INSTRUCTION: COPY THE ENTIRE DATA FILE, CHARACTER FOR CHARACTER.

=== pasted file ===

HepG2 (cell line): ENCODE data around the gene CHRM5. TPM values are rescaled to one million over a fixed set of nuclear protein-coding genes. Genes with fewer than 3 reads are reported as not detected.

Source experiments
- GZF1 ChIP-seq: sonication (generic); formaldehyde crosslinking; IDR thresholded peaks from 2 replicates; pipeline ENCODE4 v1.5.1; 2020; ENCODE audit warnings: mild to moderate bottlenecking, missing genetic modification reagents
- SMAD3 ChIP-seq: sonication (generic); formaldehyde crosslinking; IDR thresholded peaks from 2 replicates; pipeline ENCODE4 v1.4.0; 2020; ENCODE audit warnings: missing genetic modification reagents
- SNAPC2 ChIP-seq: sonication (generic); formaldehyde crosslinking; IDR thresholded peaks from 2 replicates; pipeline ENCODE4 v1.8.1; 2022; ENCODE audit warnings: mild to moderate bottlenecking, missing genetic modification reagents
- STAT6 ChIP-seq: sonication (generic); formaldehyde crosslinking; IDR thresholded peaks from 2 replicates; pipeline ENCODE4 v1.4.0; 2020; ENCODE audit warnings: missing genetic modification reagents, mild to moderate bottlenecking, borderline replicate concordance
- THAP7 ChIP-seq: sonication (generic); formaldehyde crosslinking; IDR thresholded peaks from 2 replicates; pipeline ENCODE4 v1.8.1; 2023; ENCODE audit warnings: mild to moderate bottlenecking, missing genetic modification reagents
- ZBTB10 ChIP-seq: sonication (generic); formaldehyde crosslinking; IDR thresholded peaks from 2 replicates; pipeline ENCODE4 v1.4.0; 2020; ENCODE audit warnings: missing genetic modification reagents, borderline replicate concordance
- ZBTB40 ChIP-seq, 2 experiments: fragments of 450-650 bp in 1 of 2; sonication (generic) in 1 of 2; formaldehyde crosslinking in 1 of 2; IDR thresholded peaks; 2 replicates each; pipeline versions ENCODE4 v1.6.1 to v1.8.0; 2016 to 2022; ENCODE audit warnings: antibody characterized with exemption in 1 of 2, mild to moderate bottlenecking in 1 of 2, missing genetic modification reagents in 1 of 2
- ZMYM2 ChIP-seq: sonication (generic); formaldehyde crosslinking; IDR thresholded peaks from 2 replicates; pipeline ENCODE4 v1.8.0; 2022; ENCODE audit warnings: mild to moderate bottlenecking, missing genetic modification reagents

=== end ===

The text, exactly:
HepG2 (cell line): ENCODE data around the gene CHRM5. TPM values are rescaled to one million over a fixed set of nuclear protein-coding genes. Genes with fewer than 3 reads are reported as not detected.

Source experiments
- GZF1 ChIP-seq: sonication (generic); formaldehyde crosslinking; IDR thresholded peaks from 2 replicates; pipeline ENCODE4 v1.5.1; 2020; ENCODE audit warnings: mild to moderate bottlenecking, missing genetic modification reagents
- SMAD3 ChIP-seq: sonication (generic); formaldehyde crosslinking; IDR thresholded peaks from 2 replicates; pipeline ENCODE4 v1.4.0; 2020; ENCODE audit warnings: missing genetic modification reagents
- SNAPC2 ChIP-seq: sonication (generic); formaldehyde crosslinking; IDR thresholded peaks from 2 replicates; pipeline ENCODE4 v1.8.1; 2022; ENCODE audit warnings: mild to moderate bottlenecking, missing genetic modification reagents
- STAT6 ChIP-seq: sonication (generic); formaldehyde crosslinking; IDR thresholded peaks from 2 replicates; pipeline ENCODE4 v1.4.0; 2020; ENCODE audit warnings: missing genetic modification reagents, mild to moderate bottlenecking, borderline replicate concordance
- THAP7 ChIP-seq: sonication (generic); formaldehyde crosslinking; IDR thresholded peaks from 2 replicates; pipeline ENCODE4 v1.8.1; 2023; ENCODE audit warnings: mild to moderate bottlenecking, missing genetic modification reagents
- ZBTB10 ChIP-seq: sonication (generic); formaldehyde crosslinking; IDR thresholded peaks from 2 replicates; pipeline ENCODE4 v1.4.0; 2020; ENCODE audit warnings: missing genetic modification reagents, borderline replicate concordance
- ZBTB40 ChIP-seq, 2 experiments: fragments of 450-650 bp in 1 of 2; sonication (generic) in 1 of 2; formaldehyde crosslinking in 1 of 2; IDR thresholded peaks; 2 replicates each; pipeline versions ENCODE4 v1.6.1 to v1.8.0; 2016 to 2022; ENCODE audit warnings: antibody characterized with exemption in 1 of 2, mild to moderate bottlenecking in 1 of 2, missing genetic modification reagents in 1 of 2
- ZMYM2 ChIP-seq: sonication (generic); formaldehyde crosslinking; IDR thresholded peaks from 2 replicates; pipeline ENCODE4 v1.8.0; 2022; ENCODE audit warnings: mild to moderate bottlenecking, missing genetic modification reagents